Driver shouldn't touch page.lru field VM using in the functions.
      3. void (*putback_page)(struct page *);
      If migration fails on isolated page, VM should return the isolated page
      to the driver so VM calls driver's putback_page with migration failed
      page.  In this function, driver should put the isolated page back to the
      own data structure.
      4. non-lru movable page flags
      There are two page flags for supporting non-lru movable page.
      * PG_movable
      Driver should use the below function to make page movable under
      	void __SetPageMovable(struct page *page, struct address_space *mapping)
      It needs argument of address_space for registering migration family
      functions which will be called by VM.  Exactly speaking, PG_movable is
      not a real flag of struct page.  Rather than, VM reuses page->mapping's
      lower bits to represent it.
      	#define PAGE_MAPPING_MOVABLE 0x2
      	page->mapping = page->mapping | PAGE_MAPPING_MOVABLE;
      so driver shouldn't access page->mapping directly.  Instead, driver
      should use page_mapping which mask off the low two bits of page->mapping
      so it can get right struct address_space.
      For testing of non-lru movable page, VM supports __PageMovable function.
      However, it doesn't guarantee to identify non-lru movable page because
      page->mapping field is unified with other variables in struct page.  As
      well, if driver releases the page after isolation by VM, page->mapping
      doesn't have stable value although it has PAGE_MAPPING_MOVABLE (Look at
      __ClearPageMovable).  But __PageMovable is cheap to catch whether page
      is LRU or non-lru movable once the page has been isolated.  Because LRU
      pages never can have PAGE_MAPPING_MOVABLE in page->mapping.  It is also
      good for just peeking to test non-lru movable pages before more
      expensive checking with lock_page in pfn scanning to select victim.
      For guaranteeing non-lru movable page, VM provides PageMovable function.
      Unlike __PageMovable, PageMovable functions validates page->mapping and
      mapping->a_ops->isolate_page under lock_page.  The lock_page prevents
      sudden destroying of page->mapping.
      Driver using __SetPageMovable should clear the flag via
      __ClearMovablePage under page_lock before the releasing the page.
      * PG_isolated
      To prevent concurrent isolation among several CPUs, VM marks isolated
      page as PG_isolated under lock_page.  So if a CPU encounters PG_isolated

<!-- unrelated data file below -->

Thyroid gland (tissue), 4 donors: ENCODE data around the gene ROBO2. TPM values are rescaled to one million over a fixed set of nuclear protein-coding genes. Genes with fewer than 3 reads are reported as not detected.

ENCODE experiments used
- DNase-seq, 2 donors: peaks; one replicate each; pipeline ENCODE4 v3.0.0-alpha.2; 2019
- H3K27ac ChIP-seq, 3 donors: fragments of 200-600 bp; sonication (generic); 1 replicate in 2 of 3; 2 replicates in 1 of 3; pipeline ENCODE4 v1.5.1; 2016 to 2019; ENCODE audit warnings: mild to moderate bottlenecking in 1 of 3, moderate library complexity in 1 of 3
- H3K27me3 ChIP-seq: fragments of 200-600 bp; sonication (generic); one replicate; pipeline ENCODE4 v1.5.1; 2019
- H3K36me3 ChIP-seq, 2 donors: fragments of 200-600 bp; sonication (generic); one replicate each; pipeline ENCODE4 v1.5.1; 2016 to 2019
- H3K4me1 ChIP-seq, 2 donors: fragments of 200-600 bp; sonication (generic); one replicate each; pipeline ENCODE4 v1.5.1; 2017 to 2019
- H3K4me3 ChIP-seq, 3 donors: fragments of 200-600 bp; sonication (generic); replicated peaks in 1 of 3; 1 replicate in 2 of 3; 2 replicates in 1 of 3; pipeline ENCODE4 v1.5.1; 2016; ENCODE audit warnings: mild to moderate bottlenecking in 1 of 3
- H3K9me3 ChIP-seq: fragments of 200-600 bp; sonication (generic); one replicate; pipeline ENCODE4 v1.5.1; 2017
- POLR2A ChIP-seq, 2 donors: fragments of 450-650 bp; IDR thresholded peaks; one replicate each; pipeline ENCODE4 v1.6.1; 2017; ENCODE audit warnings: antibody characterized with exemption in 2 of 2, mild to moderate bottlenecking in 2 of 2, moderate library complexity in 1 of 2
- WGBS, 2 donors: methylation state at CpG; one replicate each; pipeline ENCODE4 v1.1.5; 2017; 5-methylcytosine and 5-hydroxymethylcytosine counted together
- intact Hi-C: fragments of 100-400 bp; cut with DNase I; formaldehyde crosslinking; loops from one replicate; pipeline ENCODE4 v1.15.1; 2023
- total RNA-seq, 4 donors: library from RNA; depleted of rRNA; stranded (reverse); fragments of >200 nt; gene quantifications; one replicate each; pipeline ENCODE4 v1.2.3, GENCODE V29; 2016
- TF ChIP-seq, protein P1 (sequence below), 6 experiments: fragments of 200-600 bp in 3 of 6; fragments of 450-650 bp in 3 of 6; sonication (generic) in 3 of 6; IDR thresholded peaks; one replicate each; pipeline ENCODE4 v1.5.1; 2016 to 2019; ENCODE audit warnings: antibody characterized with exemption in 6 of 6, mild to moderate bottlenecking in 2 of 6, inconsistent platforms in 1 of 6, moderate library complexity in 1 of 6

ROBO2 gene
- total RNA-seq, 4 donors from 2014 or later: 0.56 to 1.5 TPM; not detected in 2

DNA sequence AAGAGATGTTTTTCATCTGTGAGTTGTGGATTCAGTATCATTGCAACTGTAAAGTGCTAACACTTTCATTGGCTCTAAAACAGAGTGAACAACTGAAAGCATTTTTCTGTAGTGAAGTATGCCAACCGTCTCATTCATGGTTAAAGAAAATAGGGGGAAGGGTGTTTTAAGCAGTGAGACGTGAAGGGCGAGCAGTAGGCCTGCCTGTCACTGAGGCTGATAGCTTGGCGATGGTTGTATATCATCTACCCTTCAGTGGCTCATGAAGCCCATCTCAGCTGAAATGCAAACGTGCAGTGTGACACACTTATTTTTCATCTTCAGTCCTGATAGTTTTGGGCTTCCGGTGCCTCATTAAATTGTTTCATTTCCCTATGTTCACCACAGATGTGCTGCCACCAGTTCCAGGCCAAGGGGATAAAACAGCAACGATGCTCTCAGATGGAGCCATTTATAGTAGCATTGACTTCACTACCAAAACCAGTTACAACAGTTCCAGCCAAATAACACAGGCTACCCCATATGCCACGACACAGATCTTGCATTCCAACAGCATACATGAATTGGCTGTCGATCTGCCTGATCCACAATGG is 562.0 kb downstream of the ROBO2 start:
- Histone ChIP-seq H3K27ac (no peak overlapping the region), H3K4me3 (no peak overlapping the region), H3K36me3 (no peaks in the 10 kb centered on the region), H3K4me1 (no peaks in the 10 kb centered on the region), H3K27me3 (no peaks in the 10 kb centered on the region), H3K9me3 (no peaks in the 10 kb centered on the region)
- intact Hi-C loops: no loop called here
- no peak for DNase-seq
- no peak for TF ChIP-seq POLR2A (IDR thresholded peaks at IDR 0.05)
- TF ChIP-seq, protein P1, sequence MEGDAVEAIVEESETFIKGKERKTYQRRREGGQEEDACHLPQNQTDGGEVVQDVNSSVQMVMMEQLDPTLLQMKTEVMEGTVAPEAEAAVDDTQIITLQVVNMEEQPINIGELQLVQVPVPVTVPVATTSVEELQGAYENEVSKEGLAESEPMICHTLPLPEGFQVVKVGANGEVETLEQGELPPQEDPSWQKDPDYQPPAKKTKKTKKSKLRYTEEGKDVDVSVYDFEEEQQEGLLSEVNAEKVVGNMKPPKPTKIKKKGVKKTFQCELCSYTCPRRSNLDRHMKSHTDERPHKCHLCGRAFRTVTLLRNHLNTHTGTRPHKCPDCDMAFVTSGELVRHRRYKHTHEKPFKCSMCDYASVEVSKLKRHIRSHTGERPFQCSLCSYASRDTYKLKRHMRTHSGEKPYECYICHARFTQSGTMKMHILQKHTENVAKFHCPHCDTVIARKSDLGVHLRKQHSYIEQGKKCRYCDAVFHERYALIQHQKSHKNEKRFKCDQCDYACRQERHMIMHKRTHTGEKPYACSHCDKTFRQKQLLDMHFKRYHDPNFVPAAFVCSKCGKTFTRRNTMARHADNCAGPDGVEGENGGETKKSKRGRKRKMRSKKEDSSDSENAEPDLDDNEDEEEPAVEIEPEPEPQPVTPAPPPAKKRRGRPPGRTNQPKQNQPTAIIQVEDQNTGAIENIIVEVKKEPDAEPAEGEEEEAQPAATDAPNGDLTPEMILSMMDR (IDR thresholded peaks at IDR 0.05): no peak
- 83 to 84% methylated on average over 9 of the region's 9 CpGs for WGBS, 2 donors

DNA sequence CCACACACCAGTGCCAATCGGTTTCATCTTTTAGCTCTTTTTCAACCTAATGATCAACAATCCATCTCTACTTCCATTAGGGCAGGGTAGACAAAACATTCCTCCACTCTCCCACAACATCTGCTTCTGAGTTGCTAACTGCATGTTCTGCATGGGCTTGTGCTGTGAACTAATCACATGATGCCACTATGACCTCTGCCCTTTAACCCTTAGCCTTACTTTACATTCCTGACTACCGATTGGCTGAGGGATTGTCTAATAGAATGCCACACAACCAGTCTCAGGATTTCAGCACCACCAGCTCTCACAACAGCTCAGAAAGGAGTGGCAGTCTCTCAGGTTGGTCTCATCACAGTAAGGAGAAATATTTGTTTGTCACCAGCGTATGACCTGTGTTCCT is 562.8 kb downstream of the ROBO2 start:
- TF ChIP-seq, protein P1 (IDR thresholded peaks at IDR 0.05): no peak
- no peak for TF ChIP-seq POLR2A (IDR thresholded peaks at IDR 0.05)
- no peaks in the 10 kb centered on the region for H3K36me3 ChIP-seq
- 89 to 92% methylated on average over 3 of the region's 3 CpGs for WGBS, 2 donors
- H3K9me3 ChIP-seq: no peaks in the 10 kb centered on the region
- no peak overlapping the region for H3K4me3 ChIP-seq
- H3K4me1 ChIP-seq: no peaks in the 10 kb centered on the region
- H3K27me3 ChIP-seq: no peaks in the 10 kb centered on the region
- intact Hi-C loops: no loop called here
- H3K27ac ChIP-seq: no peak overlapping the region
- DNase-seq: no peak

non-lru movable page, it can skip it.  Driver doesn't need to manipulate
      the flag because VM will set/clear it automatically.  Keep in mind that
      if driver sees PG_isolated page, it means the page have been isolated by
      VM so it shouldn't touch page.lru field.  PG_isolated is alias with
      PG_reclaim flag so driver shouldn't use the flag for own purpose.
      [opensource.ganesh@gmail.com: mm/compaction: remove local variable is_lru]
        Link: http://lkml.kernel.org/r/20160618014841.GA7422@leo-test
      Link: http://lkml.kernel.org/r/1464736881-24886-3-git-send-email-minchan@kernel.orgSigned-off-by: default avatarGioh Kim <gi-oh.kim@profitbricks.com>
      Signed-off-by: default avatarMinchan Kim <minchan@kernel.org>
      Signed-off-by: default avatarGanesh Mahendran <opensource.ganesh@gmail.com>
      Acked-by: default avatarVlastimil Babka <vbabka@suse.cz>
      Cc: Sergey Senozhatsky <sergey.senozhatsky@gmail.com>
      Cc: Rik van Riel <riel@redhat.com>
      Cc: Joonsoo Kim <iamjoonsoo.kim@lge.com>
      Cc: Mel Gorman <mgorman@suse.de>
      Cc: Hugh Dickins <hughd@google.com>
      Cc: Rafael Aquini <aquini@redhat.com>
      Cc: Jonathan Corbet <corbet@lwn.net>
      Cc: John Einar Reitan <john.reitan@foss.arm.com>
      Signed-off-by: default avatarAndrew Morton <akpm@linux-foundation.org>
      Signed-off-by: default avatarLinus Torvalds <torvalds@linux-foundation.org>
    • Dave Chinner's avatar
      fs/fs-writeback.c: add a new writeback list for sync · 6c60d2b5
      Dave Chinner authored
      wait_sb_inodes() currently does a walk of all inodes in the filesystem
      to find dirty one to wait on during sync.  This is highly inefficient
      and wastes a lot of CPU when there are lots of clean cached inodes that
      we don't need to wait on.
      To avoid this "all inode" walk, we need to track inodes that are
      currently under writeback that we need to wait for.  We do this by
      adding inodes to a writeback list on the sb when the mapping is first
      tagged as having pages under writeback.  wait_sb_inodes() can then walk
      this list of "inodes under IO" and wait specifically just for the inodes